The rumor mill is in full swing again. This time T-Mobile is in the spotlight. The 4th largest carrier in the U.S. has been losing customers at an alarming rate the past year, and along with the failed AT&T buyout, it leaves them in a vulnerable position. While they are moving like crazy to expand their reach and building out their LTE network, they can’t compete on network reach alone. Even with the purchase of MetroPCS, AT&T and Verizon dwarf their network reach on a tower-to-tower comparison. So instead of taking on those two wireless giants head on, T-Mobile is trying a different angle, by going to a no contract model, which is very similar to what the rest of the world uses. Several smaller carriers, like Straight Talk and Cricket, have been doing this for a while, and so far they seem fairly popular. Here is what you need to know if they do indeed change their business model.
What are the advantages for the customer?
There are a couple of advantages to T-Mobile’s no contract model. The first big advantage is that you don’t have to sign your life away with a two year contract with stiff early termination fees. This means that if you sign up for T-Mobile and it isn’t up to your standards, you can drop the service and take your business elsewhere. If something in your financial situation changes to where you can’t afford your expensive plan, you can cancel it, and move to a pre-paid or lower cost pay as you go plan with no back breaking fees.
The second big advantage is the cost of their plans should go down. If T-Mobile’s current $30 plan with 100 minutes and unlimited text/data is any indication of future pricing, then it will definitely be more attractive to the average customer. The main reason contract plans are so expensive is due to carriers subsidizing the high cost of top smartphones down to a level that was palatable for the average consumer.
What are the disadvantages for the customer?
There are also a couple of disadvantages to this model. The first is the total sticker shock people will have when having to buy a new top of the line smartphone. A shiny new iOS iPhone 5 will set you back $650, and that is the 16GB model (which T-Mobile is rumored to be getting soon). The HTC’s new Android powered One X+ will cost $550, while the Nokia Lumia 920 Windows 8 phone is $450. To help with this sticker shock, it is rumored that T-Mobile will finance your phone into 20 easier to chew payments.
The second disadvantage is that you will have to do a little bit of homework on your phone. Unlike Europe, which is mostly a GSM network, that is moving to LTE, the U.S. is a little more complicated. Not only do we use GSM (AT&T & T-Mobile), but we also use CDMA Networks (Sprint & Verizon). Toss in LTE on top of that, and it gets a bit messy. With the CDMA networks being the backup up to Verizon and Sprint’s LTE networks, they won’t be going away any time soon (rumored to be around 2021). So what does this have to do with you? Well, it means that if you buy a phone for T-Mobile, you will only be able to move it to AT&T, or Straight Talk and only if they have overlapping spectrum frequencies. You will need to do a bit of research to make sure you can move your phone across networks. This should get easier in the future, when carriers are all moved to the latest LTE networks.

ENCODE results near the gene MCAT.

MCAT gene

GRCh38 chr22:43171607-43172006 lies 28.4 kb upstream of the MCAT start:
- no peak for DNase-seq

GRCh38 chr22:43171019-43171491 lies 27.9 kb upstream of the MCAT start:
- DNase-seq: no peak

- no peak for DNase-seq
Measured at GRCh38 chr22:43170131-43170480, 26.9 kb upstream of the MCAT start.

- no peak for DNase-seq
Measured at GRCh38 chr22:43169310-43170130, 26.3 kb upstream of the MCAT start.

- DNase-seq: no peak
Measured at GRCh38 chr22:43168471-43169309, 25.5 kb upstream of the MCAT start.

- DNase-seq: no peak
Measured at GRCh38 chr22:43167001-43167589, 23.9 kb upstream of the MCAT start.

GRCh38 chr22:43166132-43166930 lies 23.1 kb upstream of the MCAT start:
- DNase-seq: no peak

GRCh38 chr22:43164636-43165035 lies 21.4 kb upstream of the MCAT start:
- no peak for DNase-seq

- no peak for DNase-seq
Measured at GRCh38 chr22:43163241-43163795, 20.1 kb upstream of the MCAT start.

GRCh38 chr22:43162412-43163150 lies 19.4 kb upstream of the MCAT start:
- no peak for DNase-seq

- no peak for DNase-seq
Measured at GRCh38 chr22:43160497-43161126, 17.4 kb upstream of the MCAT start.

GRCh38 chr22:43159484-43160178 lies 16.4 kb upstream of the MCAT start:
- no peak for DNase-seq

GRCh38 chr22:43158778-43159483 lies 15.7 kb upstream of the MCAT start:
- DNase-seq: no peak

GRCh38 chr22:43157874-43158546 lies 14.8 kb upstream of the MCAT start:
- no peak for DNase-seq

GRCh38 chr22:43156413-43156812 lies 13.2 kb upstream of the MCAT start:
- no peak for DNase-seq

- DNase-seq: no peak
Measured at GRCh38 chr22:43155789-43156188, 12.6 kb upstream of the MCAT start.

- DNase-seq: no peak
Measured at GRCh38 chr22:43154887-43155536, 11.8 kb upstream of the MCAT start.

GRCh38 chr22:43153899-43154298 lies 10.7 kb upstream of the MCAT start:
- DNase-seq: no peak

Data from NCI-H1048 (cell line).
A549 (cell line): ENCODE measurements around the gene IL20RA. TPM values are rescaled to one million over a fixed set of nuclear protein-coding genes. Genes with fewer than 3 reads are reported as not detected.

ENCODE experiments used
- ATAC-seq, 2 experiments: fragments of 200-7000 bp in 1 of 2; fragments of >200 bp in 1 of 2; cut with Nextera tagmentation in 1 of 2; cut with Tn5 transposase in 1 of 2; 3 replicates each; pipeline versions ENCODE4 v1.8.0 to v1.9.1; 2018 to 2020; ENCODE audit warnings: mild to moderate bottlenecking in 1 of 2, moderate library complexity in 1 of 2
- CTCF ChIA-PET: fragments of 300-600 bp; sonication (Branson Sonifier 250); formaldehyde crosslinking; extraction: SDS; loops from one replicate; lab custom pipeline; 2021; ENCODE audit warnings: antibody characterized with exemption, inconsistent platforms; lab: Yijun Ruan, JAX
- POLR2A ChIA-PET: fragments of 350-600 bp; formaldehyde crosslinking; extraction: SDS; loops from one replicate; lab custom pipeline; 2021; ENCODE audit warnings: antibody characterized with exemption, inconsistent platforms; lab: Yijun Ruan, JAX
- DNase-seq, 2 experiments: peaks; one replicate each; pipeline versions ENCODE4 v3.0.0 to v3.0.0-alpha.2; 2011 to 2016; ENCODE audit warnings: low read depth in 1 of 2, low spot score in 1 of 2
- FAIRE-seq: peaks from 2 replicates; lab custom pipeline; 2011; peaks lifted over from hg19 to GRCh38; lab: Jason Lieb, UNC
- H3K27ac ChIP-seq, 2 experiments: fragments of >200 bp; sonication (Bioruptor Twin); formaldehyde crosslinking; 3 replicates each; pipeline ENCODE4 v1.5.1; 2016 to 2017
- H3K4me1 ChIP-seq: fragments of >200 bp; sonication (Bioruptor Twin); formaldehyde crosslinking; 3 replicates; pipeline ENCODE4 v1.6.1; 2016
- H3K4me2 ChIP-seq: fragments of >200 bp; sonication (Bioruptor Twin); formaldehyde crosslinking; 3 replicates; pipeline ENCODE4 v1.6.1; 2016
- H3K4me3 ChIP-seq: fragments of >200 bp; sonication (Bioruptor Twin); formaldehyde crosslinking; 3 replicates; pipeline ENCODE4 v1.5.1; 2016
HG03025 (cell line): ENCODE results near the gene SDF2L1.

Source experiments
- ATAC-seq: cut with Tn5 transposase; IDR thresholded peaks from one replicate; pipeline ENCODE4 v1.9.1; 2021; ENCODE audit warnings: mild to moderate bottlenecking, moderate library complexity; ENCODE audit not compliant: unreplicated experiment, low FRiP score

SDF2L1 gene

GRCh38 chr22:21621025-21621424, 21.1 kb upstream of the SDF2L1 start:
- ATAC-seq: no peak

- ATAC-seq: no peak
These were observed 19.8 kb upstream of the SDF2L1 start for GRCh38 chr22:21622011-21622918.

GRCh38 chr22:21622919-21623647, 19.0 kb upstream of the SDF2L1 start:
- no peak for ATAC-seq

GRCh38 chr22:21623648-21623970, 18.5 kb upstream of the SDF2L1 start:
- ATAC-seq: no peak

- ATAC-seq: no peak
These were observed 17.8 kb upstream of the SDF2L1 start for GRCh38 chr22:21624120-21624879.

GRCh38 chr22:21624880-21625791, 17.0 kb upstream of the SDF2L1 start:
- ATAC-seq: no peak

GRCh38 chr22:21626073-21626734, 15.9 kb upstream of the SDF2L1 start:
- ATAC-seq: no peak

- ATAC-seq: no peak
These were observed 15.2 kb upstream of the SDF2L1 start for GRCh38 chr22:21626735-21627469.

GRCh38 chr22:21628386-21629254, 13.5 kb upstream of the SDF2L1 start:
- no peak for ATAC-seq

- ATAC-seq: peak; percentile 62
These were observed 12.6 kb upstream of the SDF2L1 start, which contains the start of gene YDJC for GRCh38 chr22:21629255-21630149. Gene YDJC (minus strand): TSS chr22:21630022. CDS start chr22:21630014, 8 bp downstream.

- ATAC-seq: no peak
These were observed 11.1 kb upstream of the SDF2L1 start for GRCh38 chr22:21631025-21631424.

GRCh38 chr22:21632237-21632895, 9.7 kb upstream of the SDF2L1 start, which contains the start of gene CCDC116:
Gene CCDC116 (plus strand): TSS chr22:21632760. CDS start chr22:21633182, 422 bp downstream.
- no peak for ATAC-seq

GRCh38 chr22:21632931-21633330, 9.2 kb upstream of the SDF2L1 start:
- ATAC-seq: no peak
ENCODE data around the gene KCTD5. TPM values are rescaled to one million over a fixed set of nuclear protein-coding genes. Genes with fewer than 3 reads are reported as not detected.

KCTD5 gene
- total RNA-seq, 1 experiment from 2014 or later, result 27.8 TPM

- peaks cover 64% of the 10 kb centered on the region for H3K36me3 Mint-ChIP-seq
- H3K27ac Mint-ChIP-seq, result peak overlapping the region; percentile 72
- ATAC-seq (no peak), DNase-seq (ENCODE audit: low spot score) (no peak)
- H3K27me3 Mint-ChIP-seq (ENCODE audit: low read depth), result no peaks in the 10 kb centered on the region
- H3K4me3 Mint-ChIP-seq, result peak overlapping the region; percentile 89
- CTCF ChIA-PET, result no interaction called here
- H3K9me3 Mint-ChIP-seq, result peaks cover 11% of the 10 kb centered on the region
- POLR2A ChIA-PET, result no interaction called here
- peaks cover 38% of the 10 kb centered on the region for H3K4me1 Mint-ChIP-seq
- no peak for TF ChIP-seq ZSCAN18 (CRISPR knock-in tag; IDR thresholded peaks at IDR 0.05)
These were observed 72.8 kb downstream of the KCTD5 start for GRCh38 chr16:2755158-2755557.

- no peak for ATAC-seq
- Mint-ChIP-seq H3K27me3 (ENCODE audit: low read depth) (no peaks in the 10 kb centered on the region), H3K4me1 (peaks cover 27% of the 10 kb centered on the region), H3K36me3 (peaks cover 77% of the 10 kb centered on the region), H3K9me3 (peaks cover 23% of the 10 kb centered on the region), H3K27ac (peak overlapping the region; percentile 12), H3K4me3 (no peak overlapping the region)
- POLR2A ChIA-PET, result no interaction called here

The third disadvantage is your phone will need to be “unlocked.” This means that all the cellular frequencies that the phone can use are usable. Most carriers don’t want you leaving to another network, so they lock down all the frequencies on the phone but the ones they use on their network. To make matters worse, the U.S. government just made it illegal to unlock your own smartphone. To get around this, you will need to see if your provider will unlock your smartphone for a fee, or get a world phone from a third party vendor like the Google Nexus 4, which comes out of the box unlocked.
So what do I think about all of this?
Personally I welcome the open system that most other countries are using, and hope more carriers follow this trend. This makes wireless providers compete on service and price rather than luring you into a lengthy contract based on a heavily subsidized “exclusive” phone. It will also open people’s eyes as to the true cost of the phones they are using. It might just encourage price drops across the board when people are picking up cheaper but full featured smartphones over the top of the line smartphones like iPhone 5 which has huge profit margins.
Photo credit to All Things 3D